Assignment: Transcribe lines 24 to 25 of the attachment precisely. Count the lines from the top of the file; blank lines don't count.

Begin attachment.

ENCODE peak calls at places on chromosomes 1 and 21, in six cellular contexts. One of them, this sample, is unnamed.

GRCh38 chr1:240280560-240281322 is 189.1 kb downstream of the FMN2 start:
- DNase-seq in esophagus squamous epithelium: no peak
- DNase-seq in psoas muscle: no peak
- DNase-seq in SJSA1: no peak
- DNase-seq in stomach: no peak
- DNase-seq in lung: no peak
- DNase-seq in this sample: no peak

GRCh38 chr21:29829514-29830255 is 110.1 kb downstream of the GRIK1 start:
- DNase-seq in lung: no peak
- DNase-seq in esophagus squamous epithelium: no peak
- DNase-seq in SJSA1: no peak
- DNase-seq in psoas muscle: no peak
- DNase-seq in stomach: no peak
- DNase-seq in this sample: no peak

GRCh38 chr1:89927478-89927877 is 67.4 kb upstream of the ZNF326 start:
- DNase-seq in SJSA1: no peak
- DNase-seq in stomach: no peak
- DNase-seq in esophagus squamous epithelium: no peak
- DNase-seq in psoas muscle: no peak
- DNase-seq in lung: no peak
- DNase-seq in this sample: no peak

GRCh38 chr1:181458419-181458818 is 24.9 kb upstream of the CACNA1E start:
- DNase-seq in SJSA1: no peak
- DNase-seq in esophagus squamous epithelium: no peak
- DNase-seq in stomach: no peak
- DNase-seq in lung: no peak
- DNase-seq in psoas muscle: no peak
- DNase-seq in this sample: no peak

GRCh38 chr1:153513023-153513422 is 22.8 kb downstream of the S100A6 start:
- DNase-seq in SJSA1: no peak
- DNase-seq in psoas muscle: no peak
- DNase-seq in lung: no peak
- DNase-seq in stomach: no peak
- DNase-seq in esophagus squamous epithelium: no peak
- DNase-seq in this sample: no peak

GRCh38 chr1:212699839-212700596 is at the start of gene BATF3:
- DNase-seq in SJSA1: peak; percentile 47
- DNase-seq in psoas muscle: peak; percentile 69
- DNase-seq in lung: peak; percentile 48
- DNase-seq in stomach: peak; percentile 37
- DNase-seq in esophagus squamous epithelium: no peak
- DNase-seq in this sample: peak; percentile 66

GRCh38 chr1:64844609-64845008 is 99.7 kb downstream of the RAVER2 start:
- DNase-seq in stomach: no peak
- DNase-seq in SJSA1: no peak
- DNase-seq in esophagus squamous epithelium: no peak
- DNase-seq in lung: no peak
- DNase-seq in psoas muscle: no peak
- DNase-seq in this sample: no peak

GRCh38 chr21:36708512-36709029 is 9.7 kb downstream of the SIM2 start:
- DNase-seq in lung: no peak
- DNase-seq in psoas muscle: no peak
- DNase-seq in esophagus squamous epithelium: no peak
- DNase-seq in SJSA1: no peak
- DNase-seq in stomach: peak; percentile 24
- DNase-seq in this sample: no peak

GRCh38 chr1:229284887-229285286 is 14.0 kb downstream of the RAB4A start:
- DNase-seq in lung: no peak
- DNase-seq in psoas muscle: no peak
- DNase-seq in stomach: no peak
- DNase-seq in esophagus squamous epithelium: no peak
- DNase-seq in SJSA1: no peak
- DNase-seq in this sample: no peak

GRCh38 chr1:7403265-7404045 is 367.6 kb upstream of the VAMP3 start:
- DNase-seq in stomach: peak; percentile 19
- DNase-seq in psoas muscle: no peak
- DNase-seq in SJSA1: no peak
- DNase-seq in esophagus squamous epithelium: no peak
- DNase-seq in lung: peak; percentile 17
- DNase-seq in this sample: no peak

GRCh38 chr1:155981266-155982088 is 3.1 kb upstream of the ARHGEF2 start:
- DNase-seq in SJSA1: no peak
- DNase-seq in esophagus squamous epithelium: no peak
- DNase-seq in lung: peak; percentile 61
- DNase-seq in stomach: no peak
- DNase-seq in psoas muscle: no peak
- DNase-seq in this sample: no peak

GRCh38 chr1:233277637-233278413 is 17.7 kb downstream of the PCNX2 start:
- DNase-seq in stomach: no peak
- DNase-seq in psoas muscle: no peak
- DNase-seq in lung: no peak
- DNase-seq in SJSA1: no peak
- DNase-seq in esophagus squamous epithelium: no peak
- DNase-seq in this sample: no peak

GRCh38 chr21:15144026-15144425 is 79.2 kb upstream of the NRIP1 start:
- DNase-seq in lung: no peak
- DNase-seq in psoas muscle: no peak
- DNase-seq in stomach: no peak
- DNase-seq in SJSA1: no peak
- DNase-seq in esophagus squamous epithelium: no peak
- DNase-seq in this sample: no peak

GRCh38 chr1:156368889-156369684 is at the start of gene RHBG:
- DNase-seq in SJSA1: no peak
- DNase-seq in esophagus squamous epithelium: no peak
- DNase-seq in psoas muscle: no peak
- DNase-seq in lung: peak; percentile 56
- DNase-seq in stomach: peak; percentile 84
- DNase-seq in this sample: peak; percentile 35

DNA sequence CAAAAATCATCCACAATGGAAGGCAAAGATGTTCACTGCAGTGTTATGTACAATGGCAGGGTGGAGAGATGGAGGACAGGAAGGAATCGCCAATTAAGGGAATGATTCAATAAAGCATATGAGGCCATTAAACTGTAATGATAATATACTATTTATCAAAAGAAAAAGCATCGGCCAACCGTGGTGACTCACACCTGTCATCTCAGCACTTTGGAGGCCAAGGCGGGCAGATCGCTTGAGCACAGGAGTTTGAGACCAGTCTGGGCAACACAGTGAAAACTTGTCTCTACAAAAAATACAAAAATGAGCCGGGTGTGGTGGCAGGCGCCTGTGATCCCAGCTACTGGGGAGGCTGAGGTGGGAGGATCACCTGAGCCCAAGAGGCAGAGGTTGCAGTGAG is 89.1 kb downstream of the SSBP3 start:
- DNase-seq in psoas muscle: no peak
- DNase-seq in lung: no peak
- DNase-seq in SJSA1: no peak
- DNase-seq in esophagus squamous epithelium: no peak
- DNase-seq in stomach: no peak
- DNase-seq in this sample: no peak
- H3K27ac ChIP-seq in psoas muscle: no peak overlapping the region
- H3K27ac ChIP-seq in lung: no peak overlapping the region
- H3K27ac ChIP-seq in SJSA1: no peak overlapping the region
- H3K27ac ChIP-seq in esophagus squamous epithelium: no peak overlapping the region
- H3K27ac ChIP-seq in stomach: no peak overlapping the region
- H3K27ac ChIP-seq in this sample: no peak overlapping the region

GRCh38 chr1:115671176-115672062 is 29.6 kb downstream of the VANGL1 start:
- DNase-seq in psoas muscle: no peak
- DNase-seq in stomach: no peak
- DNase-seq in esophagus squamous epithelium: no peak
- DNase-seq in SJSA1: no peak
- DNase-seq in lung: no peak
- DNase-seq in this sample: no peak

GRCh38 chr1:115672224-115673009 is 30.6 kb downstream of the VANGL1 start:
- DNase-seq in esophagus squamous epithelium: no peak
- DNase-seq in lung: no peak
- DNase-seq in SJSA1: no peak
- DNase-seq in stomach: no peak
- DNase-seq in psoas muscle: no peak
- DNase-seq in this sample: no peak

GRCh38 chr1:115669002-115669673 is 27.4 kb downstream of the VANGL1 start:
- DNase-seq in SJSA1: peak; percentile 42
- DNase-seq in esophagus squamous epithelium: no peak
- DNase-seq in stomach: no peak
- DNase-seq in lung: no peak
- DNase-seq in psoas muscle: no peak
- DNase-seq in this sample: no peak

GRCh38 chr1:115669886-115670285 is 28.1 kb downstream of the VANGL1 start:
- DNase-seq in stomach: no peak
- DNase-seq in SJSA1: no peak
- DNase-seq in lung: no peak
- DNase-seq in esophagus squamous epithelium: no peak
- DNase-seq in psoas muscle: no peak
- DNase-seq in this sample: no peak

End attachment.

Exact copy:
- DNase-seq in SJSA1: no peak
- DNase-seq in esophagus squamous epithelium: no peak